Independents are on the rise in the 2014 election – both as candidates and voters – and in some states, the impact could be profound.
The starkest example is in deep-red Kansas, where independent Senate candidate Greg Orman threatens to unseat three-term incumbent Sen. Pat Roberts (R), in a race with no Democrat. A victory by Mr. Orman could cost Republicans’ their goal of retaking the Senate. The race is a tossup.
In conservative South Dakota, the rise of independent Larry Pressler – a former Republican senator – threw a monkey wrench into the Republican Senate nominee’s easy path to victory. Former Gov. Mike Rounds (R), was cruising to election until Mr. Pressler started picking up steam in the three-way battle. Mr. Rounds has recovered, but not before some anxious moments.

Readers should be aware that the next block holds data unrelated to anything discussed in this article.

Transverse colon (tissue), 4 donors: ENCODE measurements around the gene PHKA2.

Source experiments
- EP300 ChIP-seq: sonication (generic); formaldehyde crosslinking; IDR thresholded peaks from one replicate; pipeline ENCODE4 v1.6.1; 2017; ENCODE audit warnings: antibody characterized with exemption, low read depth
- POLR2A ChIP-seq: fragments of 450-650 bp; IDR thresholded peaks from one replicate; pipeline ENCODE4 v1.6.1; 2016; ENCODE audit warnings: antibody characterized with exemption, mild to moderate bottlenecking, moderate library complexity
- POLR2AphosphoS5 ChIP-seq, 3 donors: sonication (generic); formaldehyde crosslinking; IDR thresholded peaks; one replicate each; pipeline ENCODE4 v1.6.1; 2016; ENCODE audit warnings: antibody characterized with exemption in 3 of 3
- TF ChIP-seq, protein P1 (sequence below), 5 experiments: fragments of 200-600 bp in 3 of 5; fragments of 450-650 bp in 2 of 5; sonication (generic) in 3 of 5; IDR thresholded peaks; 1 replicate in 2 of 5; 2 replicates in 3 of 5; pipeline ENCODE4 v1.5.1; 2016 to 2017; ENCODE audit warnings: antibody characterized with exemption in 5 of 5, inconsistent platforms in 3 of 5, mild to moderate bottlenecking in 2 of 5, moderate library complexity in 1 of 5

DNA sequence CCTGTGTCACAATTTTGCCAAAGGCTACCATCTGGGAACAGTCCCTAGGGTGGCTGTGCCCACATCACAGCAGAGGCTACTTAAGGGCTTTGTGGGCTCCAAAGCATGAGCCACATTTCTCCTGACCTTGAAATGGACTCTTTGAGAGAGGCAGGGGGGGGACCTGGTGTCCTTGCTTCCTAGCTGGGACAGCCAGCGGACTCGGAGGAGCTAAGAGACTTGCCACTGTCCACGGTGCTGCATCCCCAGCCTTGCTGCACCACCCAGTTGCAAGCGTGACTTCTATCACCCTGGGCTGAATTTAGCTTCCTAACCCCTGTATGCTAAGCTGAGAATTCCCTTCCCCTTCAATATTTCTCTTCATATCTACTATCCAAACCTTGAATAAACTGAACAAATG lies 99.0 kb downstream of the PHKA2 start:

And in another strange one, Alaska Gov. Sean Parnell (R) faces an independent with the Democratic nominee as his running mate – and former Gov. Sarah Palin (R) is backing the independent, former Valdez mayor Bill Walker. Private polling shows a close race.
Maine has a more classic three-way governor’s race going, with Gov. Paul LePage (R) facing Democratic Rep. Mike Michaud and independent Eliot Cutler. The latest poll, by Democratic-leaning Public Policy Polling, shows Governor LePage and Congressman Michaud tied at 40 percent and Mr. Cutler at 17 percent.